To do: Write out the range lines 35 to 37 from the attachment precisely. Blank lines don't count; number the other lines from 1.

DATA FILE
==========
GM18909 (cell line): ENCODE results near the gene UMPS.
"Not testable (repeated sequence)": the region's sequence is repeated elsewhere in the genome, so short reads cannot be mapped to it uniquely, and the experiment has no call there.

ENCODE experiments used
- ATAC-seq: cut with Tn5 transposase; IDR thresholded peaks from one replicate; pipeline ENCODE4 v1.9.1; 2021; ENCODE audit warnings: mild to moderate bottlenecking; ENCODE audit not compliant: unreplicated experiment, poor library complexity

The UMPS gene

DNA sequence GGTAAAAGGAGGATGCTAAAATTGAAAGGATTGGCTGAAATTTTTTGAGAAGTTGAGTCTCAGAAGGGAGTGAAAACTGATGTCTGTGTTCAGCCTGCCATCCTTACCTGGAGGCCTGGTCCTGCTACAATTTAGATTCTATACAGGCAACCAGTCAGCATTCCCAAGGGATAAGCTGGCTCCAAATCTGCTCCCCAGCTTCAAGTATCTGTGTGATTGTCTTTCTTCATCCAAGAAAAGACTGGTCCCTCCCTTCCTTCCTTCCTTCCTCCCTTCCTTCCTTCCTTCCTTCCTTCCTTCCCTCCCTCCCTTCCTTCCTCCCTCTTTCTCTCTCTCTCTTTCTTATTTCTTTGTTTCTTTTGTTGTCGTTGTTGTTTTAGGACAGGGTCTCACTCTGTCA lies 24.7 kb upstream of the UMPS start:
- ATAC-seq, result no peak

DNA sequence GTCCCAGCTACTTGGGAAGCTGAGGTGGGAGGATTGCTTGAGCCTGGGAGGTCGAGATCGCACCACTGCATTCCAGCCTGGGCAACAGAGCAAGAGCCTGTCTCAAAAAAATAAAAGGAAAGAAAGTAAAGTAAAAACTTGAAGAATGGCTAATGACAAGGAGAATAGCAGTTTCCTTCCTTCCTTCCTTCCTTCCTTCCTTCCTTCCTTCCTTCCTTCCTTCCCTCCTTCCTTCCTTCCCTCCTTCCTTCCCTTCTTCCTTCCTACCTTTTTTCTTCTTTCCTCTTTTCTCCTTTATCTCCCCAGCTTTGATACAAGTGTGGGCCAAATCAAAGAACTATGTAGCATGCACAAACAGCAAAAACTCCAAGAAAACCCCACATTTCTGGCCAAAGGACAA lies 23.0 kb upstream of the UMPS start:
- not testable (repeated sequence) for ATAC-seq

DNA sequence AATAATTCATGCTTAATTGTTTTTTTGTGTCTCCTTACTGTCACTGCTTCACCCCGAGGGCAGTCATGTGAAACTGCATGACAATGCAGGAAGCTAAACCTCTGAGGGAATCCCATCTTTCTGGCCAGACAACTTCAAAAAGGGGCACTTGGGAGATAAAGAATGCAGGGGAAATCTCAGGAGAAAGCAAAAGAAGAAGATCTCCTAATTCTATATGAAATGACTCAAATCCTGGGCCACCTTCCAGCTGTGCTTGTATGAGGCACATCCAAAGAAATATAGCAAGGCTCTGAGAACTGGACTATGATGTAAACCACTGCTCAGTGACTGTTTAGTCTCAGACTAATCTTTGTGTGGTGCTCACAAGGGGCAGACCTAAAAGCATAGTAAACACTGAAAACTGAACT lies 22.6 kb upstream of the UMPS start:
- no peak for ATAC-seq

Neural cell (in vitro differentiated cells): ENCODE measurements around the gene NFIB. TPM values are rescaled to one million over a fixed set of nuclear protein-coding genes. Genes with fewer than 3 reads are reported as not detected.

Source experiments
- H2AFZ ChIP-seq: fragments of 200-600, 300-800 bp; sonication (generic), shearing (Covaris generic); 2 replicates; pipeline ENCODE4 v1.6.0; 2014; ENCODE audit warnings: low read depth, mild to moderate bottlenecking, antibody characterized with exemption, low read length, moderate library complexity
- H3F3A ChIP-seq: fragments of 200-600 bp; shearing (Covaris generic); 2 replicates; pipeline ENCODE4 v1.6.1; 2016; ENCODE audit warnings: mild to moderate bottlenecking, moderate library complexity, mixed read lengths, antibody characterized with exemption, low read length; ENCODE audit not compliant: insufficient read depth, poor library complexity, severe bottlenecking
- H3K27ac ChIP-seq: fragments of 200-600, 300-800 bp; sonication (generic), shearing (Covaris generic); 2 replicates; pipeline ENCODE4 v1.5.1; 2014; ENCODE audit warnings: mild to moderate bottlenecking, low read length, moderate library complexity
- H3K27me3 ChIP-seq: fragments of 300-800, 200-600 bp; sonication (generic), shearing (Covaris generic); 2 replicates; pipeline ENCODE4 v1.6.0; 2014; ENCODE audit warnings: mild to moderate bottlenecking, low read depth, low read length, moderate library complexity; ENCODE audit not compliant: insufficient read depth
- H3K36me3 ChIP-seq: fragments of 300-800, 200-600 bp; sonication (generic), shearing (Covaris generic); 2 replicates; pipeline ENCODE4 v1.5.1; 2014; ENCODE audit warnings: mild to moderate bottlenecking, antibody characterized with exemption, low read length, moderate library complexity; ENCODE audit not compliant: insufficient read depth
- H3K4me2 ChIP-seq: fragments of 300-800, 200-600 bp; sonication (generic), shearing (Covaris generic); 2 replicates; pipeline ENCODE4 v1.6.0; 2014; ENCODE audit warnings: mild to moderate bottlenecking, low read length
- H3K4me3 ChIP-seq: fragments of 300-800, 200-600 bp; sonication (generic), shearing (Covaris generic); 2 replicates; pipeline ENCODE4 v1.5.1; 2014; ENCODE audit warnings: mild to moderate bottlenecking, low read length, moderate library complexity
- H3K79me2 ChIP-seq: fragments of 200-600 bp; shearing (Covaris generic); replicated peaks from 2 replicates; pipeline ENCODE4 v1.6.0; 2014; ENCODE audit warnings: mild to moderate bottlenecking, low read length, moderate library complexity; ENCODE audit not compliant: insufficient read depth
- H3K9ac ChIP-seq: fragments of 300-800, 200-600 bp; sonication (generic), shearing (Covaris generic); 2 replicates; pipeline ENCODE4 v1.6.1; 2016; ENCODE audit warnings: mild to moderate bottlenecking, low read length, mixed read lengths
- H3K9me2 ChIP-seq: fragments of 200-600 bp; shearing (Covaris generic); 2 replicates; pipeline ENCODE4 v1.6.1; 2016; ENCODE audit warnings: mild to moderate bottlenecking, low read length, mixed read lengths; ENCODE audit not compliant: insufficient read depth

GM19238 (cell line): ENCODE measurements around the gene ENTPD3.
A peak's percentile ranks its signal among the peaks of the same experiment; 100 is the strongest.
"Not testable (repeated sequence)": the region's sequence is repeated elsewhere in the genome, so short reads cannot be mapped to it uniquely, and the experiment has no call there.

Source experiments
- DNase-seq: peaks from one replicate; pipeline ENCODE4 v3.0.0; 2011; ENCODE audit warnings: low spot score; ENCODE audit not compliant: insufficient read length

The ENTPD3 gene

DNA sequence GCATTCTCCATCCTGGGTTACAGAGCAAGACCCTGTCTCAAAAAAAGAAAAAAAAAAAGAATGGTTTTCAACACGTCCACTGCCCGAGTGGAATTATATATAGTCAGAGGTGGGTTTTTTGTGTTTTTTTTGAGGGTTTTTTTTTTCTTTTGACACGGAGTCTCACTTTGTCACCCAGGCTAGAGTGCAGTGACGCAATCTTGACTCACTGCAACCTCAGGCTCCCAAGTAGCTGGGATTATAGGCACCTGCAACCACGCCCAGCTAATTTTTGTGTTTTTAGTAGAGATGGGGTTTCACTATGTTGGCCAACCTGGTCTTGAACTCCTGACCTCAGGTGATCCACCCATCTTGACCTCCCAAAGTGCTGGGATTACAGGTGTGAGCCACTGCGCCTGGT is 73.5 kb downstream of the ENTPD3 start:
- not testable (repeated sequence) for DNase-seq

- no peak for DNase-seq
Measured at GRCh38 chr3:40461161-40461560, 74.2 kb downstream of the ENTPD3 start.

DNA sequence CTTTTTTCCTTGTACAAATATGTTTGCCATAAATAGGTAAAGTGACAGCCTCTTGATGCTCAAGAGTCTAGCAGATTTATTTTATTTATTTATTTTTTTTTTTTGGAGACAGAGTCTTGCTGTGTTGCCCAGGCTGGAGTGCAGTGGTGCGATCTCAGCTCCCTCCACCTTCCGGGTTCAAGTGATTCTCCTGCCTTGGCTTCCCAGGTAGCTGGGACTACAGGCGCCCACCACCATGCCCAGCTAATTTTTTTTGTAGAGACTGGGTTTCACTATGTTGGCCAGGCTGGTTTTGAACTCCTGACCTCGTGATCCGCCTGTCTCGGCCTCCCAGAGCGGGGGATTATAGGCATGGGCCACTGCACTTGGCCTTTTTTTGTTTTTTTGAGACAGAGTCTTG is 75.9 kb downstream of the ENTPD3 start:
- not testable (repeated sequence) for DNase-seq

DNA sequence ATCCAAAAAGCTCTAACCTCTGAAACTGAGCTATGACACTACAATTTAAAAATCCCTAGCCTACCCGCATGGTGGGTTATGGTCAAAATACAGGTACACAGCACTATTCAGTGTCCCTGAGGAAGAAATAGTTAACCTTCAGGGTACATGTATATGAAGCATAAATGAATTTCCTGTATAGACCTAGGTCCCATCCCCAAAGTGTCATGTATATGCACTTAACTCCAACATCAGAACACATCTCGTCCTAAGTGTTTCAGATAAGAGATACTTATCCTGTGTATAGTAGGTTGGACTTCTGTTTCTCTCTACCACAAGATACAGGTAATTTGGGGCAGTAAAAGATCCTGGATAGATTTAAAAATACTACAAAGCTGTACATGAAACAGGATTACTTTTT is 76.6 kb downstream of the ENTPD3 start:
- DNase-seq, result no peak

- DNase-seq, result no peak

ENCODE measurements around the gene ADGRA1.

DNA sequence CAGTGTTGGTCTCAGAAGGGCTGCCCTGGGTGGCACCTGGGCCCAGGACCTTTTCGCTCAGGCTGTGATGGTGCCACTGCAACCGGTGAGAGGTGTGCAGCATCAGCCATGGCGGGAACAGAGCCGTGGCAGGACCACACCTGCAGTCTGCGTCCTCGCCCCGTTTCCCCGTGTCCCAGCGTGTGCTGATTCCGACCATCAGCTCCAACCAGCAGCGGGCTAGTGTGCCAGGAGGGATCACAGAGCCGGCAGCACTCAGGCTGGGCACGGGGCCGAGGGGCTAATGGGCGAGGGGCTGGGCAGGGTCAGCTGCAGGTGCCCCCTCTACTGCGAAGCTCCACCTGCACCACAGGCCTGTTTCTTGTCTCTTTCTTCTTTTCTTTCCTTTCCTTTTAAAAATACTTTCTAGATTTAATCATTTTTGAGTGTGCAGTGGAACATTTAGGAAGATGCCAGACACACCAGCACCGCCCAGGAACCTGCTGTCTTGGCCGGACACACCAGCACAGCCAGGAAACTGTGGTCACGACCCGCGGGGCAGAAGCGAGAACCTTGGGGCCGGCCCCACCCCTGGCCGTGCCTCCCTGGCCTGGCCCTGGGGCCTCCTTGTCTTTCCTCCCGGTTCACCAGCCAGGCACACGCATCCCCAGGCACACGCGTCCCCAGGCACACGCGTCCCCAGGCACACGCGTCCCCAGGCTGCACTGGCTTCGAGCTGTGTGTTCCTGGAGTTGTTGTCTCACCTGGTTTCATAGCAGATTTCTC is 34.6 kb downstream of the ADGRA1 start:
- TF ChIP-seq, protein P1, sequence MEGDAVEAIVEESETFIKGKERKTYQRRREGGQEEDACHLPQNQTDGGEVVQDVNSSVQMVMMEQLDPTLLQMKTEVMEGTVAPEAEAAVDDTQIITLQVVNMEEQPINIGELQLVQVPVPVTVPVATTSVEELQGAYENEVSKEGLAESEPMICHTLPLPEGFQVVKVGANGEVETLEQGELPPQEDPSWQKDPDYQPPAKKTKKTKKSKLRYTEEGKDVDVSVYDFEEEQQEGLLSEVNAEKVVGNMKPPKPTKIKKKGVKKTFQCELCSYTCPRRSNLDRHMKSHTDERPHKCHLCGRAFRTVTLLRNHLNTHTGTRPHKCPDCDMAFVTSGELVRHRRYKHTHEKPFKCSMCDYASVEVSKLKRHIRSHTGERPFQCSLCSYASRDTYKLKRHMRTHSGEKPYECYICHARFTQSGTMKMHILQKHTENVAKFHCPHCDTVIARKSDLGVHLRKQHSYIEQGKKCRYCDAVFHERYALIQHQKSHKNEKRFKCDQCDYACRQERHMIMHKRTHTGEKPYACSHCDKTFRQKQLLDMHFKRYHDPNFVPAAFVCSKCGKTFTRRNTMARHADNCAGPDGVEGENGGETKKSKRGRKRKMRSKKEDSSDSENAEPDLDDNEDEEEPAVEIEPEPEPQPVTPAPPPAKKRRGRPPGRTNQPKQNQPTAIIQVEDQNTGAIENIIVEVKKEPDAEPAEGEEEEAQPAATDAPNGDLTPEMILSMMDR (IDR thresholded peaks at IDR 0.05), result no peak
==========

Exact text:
- not testable (repeated sequence) for DNase-seq

DNA sequence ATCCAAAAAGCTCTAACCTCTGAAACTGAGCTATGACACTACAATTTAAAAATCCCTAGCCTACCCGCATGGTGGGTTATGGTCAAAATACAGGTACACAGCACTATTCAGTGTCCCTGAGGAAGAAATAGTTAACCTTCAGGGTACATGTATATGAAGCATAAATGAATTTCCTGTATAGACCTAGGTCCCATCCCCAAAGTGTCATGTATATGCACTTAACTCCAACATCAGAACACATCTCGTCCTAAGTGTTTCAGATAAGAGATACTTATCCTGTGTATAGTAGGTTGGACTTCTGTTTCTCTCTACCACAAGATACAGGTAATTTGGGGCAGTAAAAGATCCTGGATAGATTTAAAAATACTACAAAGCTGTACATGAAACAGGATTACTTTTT is 76.6 kb downstream of the ENTPD3 start:
- DNase-seq, result no peak